Obesity and Lower Back Pain
by Dr. Michael Kia
Obesity is a growing public health concern, which has turned into a pandemic in Western society. Multiple health consequences usually associated with morbid obesity are high blood pressure, diabetes mellitus, hyperlipidemia, and sleep apnea. However, lower back pain (LBP) is probably the most common complaint among morbidly obese patients.
Morbid obesity is characterized by reduced range of motion of the spine, causing postural adaptation with an increased anterior pelvic tilt due to increased lumbar lordosis. In addition, obesity can increase the mechanical load on the spine by causing a higher compressive force or increased shear stress on the lumbar spine. Of note, osteoarthritis is estimated to affect 34% of the obese population and is significantly correlated with body mass index (BMI). Recently a major study was published that showed a significant benefit in LBP in patients who underwent bariatric surgery. By measuring the disc space between the vertebral bodies before and after surgery, researchers were able to find a clear association between significant weight loss and the resolution of lower back pain. While body weight decreased in the study group from a BMI of 42 to 28, the disc space increased from 6mm to 8mm. This result accurately also reflected the equivalent improvement in lower back pain.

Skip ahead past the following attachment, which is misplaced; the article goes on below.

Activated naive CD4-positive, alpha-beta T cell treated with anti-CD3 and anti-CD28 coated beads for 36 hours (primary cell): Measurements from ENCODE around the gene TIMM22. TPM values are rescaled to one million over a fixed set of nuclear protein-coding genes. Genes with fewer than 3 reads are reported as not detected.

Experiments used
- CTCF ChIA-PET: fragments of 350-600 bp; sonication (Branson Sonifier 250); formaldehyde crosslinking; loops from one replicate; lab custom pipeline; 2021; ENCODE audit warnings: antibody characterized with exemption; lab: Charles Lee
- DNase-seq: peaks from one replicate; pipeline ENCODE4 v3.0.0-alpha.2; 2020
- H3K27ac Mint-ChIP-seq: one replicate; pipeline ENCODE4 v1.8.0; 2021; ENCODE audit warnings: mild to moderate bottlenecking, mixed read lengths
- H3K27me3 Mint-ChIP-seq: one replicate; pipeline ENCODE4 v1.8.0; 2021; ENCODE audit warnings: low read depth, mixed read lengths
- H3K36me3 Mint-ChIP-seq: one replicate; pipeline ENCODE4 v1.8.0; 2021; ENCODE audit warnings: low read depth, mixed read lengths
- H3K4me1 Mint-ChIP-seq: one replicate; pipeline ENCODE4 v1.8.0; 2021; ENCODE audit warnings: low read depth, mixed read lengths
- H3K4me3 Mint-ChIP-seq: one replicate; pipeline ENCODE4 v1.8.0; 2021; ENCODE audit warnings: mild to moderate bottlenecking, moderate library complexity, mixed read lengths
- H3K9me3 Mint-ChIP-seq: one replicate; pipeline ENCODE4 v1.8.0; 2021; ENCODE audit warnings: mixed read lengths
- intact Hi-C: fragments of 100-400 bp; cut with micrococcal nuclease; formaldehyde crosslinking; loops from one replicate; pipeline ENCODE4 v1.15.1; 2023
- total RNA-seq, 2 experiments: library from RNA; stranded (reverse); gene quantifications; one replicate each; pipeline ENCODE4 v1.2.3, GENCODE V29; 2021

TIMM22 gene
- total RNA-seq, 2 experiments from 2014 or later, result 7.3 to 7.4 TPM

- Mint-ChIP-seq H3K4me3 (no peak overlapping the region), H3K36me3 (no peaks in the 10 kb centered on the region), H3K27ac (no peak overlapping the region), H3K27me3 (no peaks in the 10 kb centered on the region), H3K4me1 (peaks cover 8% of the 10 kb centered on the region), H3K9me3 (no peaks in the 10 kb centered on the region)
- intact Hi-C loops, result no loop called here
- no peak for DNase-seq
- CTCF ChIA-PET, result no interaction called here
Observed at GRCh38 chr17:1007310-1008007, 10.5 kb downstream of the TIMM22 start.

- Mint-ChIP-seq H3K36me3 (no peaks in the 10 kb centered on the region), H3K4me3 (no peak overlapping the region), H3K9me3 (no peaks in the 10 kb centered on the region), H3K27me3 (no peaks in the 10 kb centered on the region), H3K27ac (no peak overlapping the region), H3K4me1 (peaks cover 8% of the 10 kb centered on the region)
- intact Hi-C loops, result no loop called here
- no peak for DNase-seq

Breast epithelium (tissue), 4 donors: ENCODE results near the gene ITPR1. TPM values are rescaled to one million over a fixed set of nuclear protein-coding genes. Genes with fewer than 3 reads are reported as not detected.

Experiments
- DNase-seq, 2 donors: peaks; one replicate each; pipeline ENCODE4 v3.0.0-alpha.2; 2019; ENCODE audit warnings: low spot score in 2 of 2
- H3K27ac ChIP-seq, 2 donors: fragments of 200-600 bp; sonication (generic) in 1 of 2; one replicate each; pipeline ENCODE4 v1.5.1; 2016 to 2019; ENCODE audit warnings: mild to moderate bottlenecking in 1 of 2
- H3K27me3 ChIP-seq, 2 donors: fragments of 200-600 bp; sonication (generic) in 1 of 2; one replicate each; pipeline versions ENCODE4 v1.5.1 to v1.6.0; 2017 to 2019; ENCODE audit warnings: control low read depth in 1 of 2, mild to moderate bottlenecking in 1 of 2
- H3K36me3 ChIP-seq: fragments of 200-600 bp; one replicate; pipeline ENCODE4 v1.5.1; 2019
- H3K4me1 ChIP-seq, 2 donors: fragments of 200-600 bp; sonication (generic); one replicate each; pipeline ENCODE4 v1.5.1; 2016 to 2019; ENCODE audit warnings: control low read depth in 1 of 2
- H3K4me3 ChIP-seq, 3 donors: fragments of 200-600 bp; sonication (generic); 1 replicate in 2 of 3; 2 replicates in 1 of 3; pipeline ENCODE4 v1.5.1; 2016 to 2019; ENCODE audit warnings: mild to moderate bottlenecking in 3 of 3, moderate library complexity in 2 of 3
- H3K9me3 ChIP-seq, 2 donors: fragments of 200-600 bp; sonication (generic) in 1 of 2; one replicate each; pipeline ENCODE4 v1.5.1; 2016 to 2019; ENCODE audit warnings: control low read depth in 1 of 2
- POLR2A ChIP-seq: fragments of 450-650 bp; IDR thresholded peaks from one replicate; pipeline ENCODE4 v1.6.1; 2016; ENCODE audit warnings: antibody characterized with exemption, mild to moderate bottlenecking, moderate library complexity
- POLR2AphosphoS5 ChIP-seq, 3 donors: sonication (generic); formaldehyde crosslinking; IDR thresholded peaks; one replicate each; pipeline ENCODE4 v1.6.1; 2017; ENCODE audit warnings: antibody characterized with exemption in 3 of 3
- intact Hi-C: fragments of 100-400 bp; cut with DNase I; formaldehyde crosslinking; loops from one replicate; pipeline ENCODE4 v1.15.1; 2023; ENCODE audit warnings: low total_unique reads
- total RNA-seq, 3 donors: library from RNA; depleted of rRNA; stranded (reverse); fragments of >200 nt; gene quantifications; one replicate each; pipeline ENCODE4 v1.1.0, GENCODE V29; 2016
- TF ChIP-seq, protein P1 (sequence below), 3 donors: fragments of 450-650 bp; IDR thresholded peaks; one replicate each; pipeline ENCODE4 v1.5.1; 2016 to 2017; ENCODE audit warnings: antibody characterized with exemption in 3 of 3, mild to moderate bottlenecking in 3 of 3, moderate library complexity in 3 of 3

These findings regarding lower back pain in patients with morbid obesity could help the millions of people who suffer with this condition. These findings add to the significant body of literature that shows the major benefits bariatric surgery offers to patients who suffer with the disease of morbid obesity and its plethora of co-morbid conditions.
Reference: Intervertebral Disc Height Changes After Weight Reduction in Morbidly Obese Patients and its Effect on Quality of Life and Radicular and Low Back Pain Lidar Z., et al. Spine. 2012;37(23):1947-1952.